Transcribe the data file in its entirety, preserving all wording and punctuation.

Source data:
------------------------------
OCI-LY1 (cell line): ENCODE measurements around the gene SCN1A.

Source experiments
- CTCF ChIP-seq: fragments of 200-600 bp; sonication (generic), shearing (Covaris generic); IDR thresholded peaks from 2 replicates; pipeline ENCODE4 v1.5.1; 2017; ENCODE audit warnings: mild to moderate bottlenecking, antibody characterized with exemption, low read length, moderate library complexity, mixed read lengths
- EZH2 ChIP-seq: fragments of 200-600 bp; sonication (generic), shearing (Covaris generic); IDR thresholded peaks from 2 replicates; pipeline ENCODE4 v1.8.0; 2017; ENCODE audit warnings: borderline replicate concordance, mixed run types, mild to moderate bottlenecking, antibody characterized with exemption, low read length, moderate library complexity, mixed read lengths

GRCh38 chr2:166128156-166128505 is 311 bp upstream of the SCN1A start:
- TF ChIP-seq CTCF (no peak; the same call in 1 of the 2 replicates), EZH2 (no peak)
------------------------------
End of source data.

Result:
OCI-LY1 (cell line): ENCODE measurements around the gene SCN1A.

Source experiments
- CTCF ChIP-seq: fragments of 200-600 bp; sonication (generic), shearing (Covaris generic); IDR thresholded peaks from 2 replicates; pipeline ENCODE4 v1.5.1; 2017; ENCODE audit warnings: mild to moderate bottlenecking, antibody characterized with exemption, low read length, moderate library complexity, mixed read lengths
- EZH2 ChIP-seq: fragments of 200-600 bp; sonication (generic), shearing (Covaris generic); IDR thresholded peaks from 2 replicates; pipeline ENCODE4 v1.8.0; 2017; ENCODE audit warnings: borderline replicate concordance, mixed run types, mild to moderate bottlenecking, antibody characterized with exemption, low read length, moderate library complexity, mixed read lengths

GRCh38 chr2:166128156-166128505 is 311 bp upstream of the SCN1A start:
- TF ChIP-seq CTCF (no peak; the same call in 1 of the 2 replicates), EZH2 (no peak)